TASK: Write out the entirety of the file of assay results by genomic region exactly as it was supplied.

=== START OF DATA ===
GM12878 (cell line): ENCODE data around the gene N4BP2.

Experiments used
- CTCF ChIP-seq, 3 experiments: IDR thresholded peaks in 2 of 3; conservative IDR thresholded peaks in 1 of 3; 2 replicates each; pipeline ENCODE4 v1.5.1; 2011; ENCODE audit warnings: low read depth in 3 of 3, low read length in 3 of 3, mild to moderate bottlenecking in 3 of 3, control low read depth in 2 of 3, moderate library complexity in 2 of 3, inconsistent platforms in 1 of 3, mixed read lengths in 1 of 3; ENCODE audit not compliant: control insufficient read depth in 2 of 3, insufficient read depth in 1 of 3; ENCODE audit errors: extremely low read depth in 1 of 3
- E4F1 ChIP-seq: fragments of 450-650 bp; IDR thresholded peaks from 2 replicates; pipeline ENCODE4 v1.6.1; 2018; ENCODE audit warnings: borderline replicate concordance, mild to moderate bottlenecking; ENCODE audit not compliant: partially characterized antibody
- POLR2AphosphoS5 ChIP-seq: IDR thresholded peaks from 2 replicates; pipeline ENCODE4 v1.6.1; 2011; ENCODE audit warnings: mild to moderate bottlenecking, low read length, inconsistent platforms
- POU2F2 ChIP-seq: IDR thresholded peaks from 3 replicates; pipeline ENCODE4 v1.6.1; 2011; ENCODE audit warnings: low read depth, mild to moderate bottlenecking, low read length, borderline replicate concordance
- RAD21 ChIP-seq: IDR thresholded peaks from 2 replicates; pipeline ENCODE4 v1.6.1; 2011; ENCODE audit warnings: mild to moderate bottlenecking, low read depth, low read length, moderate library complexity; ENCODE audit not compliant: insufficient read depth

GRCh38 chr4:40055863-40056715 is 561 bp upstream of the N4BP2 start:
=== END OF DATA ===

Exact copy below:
GM12878 (cell line): ENCODE data around the gene N4BP2.

Experiments used
- CTCF ChIP-seq, 3 experiments: IDR thresholded peaks in 2 of 3; conservative IDR thresholded peaks in 1 of 3; 2 replicates each; pipeline ENCODE4 v1.5.1; 2011; ENCODE audit warnings: low read depth in 3 of 3, low read length in 3 of 3, mild to moderate bottlenecking in 3 of 3, control low read depth in 2 of 3, moderate library complexity in 2 of 3, inconsistent platforms in 1 of 3, mixed read lengths in 1 of 3; ENCODE audit not compliant: control insufficient read depth in 2 of 3, insufficient read depth in 1 of 3; ENCODE audit errors: extremely low read depth in 1 of 3
- E4F1 ChIP-seq: fragments of 450-650 bp; IDR thresholded peaks from 2 replicates; pipeline ENCODE4 v1.6.1; 2018; ENCODE audit warnings: borderline replicate concordance, mild to moderate bottlenecking; ENCODE audit not compliant: partially characterized antibody
- POLR2AphosphoS5 ChIP-seq: IDR thresholded peaks from 2 replicates; pipeline ENCODE4 v1.6.1; 2011; ENCODE audit warnings: mild to moderate bottlenecking, low read length, inconsistent platforms
- POU2F2 ChIP-seq: IDR thresholded peaks from 3 replicates; pipeline ENCODE4 v1.6.1; 2011; ENCODE audit warnings: low read depth, mild to moderate bottlenecking, low read length, borderline replicate concordance
- RAD21 ChIP-seq: IDR thresholded peaks from 2 replicates; pipeline ENCODE4 v1.6.1; 2011; ENCODE audit warnings: mild to moderate bottlenecking, low read depth, low read length, moderate library complexity; ENCODE audit not compliant: insufficient read depth

GRCh38 chr4:40055863-40056715 is 561 bp upstream of the N4BP2 start: